It turns out that pasta can be included in the diet

Pasta is one of the most basic foods in the world. There are countries where the main component of their diet is pasta, like Italy for example, where the name pasta means dough. But did you know that the origin of the pasta is even in China? There is evidence that pasta was eaten in China several thousand years BC and reached Italy many years later.

What is pasta made of?

Pasta is actually a carbohydrate. It is made of durum wheat flour (mostly durum), water and sometimes eggs. A cup of pasta after cooking has about 160 calories, about 30 grams of carbohydrates, about 6 grams of protein, about 2 grams of dietary fiber and a little fat and sodium. Pasta can be included in the daily menu, as part of a balanced diet and without fear of weight gain. This is as long as an adequate amount is observed (half a cup – a cup per meal) in combination with a sauce that is not high in calories, alongside a portion of meat/meat substitute and vegetables.

Regular pasta or whole wheat?

Nowadays you can also get whole wheat pasta or spelled flour. And here’s a fact that may rock your world: there is no caloric difference between the above-mentioned pastas and ordinary wheat pastas. But, and this is a big but: they are richer in vitamins and dietary fiber, which contribute to a feeling of satiety and proper digestion and are therefore preferable.

For those avoiding gluten, there is a selection of gluten-free pastas. These pastas are made from rice flour, corn flour or legume flours such as beans or peas. The pastas made from legumes contain a greater amount of protein, vitamins and dietary fiber.

What about the sauce?

The most familiar combination of pasta sauce is tomato sauce. Tomatoes are an important source of the antioxidant lycopene which gives the red color to vegetables and fruits. Its strong antioxidant property may contribute to the prevention of many diseases and even to the protection of the skin from the damage of solar radiation. The advantage of lycopene comes from the fact that it is not destroyed during the processing of the tomatoes, as is customary in the creation of tomato paste or for the preparation of various tomato sauces. In fact, cooking the tomatoes even makes the lycopene more available for absorption. Therefore, a dish of quality spaghetti with tomato sauce is actually a nutritious dish that contributes to our health.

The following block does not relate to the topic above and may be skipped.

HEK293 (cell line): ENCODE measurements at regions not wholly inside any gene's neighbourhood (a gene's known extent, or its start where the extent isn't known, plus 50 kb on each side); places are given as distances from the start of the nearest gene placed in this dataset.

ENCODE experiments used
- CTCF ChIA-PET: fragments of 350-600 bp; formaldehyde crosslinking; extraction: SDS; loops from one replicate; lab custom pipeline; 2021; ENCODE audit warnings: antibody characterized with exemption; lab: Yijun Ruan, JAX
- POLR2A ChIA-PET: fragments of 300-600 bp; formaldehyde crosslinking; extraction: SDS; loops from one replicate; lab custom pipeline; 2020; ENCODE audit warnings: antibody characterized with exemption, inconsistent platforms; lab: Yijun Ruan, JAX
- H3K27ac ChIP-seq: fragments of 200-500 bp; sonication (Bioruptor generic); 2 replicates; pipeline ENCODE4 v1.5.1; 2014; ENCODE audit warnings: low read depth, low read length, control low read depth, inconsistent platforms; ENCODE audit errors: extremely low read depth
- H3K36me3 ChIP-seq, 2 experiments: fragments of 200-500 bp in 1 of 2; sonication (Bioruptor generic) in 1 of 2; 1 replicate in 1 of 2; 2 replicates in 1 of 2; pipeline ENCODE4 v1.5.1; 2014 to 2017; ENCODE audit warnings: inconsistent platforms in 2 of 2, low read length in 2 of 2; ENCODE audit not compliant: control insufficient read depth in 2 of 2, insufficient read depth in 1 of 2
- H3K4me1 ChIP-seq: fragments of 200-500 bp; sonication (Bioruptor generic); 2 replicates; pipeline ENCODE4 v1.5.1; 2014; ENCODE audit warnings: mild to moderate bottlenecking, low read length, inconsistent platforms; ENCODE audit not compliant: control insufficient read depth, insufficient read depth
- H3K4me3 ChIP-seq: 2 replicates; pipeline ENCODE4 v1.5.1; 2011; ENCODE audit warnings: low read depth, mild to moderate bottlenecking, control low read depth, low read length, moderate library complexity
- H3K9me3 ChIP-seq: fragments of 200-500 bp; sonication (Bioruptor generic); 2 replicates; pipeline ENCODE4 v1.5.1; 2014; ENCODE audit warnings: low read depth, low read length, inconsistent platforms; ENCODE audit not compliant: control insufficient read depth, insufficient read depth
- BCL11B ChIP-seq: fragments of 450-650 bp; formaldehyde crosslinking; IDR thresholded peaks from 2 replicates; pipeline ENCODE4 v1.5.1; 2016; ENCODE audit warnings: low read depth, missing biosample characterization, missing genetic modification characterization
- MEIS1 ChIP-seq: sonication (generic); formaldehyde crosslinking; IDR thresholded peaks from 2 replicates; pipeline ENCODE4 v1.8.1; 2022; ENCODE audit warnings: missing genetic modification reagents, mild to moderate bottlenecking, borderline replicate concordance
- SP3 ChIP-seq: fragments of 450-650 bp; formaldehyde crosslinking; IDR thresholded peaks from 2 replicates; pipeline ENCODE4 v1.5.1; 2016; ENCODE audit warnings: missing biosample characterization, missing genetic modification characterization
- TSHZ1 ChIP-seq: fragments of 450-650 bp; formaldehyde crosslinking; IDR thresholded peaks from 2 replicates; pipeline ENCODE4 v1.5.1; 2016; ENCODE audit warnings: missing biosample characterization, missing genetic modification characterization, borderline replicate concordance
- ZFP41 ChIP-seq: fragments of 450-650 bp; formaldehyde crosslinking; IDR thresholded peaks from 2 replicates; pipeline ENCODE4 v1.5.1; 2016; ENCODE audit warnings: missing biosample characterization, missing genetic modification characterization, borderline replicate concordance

Pasta in rosé sauce

Ingredients (for 6 servings):

  • A cup of uncooked pasta of the small clam type (or 140 grams before cooking of any other type).
  • 250 ml 10% cooking cream (or 2 containers of 5% vegetable cooking cream for a fur or vegan recipe).
  • A box of crushed tomatoes (260 g) or 3 medium fresh tomatoes, finely grated.
  • Spices: crushed garlic clove, salt, white pepper.
  • 4-3 basil leaves (optional).


Pour the crushed tomatoes into the pot and add the crushed garlic clove. Mix and bring to a boil.

Add the cream, while stirring, and cook for another five minutes, until the sauce is bubbling. Season and cook for another 5 minutes.

Cook the pasta according to the manufacturer’s instructions.

Transfer the pasta to the sauce and mix.

Sprinkle with basil leaves and serve.

*Can be served with parmesan cheese. A flat tablespoon of grated parmesan cheese is equal to half a serving of cheese protein.

Each portion is equal to a portion of carbohydrate and a portion of fat.

The author is Efrat Ben Shatz Forshian, a clinical dietician, R.D, B.Sc. Courtesy of Hali Maman, founder of a chain specializing in a healthy lifestyle.

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